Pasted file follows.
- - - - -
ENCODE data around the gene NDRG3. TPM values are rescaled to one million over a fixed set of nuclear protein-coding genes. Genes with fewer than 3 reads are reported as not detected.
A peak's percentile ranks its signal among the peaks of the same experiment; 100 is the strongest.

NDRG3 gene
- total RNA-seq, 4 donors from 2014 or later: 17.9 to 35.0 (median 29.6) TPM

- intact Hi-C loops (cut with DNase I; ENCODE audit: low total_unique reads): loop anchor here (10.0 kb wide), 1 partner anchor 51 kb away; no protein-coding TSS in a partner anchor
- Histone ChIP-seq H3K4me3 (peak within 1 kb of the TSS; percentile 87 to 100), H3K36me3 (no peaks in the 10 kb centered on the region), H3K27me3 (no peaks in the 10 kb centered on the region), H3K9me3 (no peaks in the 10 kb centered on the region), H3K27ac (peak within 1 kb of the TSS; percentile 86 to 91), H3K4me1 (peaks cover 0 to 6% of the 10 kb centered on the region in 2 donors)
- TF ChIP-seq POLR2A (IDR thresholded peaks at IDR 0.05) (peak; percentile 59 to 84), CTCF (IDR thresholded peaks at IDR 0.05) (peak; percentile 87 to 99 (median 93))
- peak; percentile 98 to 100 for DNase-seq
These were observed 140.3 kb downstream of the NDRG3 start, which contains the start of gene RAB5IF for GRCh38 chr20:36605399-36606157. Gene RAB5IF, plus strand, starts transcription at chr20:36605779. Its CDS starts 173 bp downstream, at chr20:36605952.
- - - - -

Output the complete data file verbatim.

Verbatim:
ENCODE data around the gene NDRG3. TPM values are rescaled to one million over a fixed set of nuclear protein-coding genes. Genes with fewer than 3 reads are reported as not detected.
A peak's percentile ranks its signal among the peaks of the same experiment; 100 is the strongest.

NDRG3 gene
- total RNA-seq, 4 donors from 2014 or later: 17.9 to 35.0 (median 29.6) TPM

- intact Hi-C loops (cut with DNase I; ENCODE audit: low total_unique reads): loop anchor here (10.0 kb wide), 1 partner anchor 51 kb away; no protein-coding TSS in a partner anchor
- Histone ChIP-seq H3K4me3 (peak within 1 kb of the TSS; percentile 87 to 100), H3K36me3 (no peaks in the 10 kb centered on the region), H3K27me3 (no peaks in the 10 kb centered on the region), H3K9me3 (no peaks in the 10 kb centered on the region), H3K27ac (peak within 1 kb of the TSS; percentile 86 to 91), H3K4me1 (peaks cover 0 to 6% of the 10 kb centered on the region in 2 donors)
- TF ChIP-seq POLR2A (IDR thresholded peaks at IDR 0.05) (peak; percentile 59 to 84), CTCF (IDR thresholded peaks at IDR 0.05) (peak; percentile 87 to 99 (median 93))
- peak; percentile 98 to 100 for DNase-seq
These were observed 140.3 kb downstream of the NDRG3 start, which contains the start of gene RAB5IF for GRCh38 chr20:36605399-36606157. Gene RAB5IF, plus strand, starts transcription at chr20:36605779. Its CDS starts 173 bp downstream, at chr20:36605952.